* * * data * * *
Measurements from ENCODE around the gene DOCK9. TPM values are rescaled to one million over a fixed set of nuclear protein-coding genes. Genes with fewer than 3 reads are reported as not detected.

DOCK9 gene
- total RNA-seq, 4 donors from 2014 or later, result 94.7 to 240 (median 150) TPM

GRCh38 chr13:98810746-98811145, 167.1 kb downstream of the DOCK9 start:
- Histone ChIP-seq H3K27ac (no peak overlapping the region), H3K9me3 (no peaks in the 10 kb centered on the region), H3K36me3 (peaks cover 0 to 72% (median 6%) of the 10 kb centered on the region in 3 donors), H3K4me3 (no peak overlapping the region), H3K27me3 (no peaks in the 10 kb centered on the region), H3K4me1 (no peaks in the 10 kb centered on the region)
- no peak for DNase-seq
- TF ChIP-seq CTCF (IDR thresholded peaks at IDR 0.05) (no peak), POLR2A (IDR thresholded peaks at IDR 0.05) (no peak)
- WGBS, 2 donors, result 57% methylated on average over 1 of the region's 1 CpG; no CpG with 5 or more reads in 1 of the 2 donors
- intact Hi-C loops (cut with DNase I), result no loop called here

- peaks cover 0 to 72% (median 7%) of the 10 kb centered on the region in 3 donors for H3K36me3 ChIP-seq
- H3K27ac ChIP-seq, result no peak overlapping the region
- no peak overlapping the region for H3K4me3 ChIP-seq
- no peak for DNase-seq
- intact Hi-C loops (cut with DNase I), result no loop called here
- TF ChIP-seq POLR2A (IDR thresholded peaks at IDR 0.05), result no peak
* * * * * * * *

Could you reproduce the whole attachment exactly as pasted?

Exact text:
Measurements from ENCODE around the gene DOCK9. TPM values are rescaled to one million over a fixed set of nuclear protein-coding genes. Genes with fewer than 3 reads are reported as not detected.

DOCK9 gene
- total RNA-seq, 4 donors from 2014 or later, result 94.7 to 240 (median 150) TPM

GRCh38 chr13:98810746-98811145, 167.1 kb downstream of the DOCK9 start:
- Histone ChIP-seq H3K27ac (no peak overlapping the region), H3K9me3 (no peaks in the 10 kb centered on the region), H3K36me3 (peaks cover 0 to 72% (median 6%) of the 10 kb centered on the region in 3 donors), H3K4me3 (no peak overlapping the region), H3K27me3 (no peaks in the 10 kb centered on the region), H3K4me1 (no peaks in the 10 kb centered on the region)
- no peak for DNase-seq
- TF ChIP-seq CTCF (IDR thresholded peaks at IDR 0.05) (no peak), POLR2A (IDR thresholded peaks at IDR 0.05) (no peak)
- WGBS, 2 donors, result 57% methylated on average over 1 of the region's 1 CpG; no CpG with 5 or more reads in 1 of the 2 donors
- intact Hi-C loops (cut with DNase I), result no loop called here

- peaks cover 0 to 72% (median 7%) of the 10 kb centered on the region in 3 donors for H3K36me3 ChIP-seq
- H3K27ac ChIP-seq, result no peak overlapping the region
- no peak overlapping the region for H3K4me3 ChIP-seq
- no peak for DNase-seq
- intact Hi-C loops (cut with DNase I), result no loop called here
- TF ChIP-seq POLR2A (IDR thresholded peaks at IDR 0.05), result no peak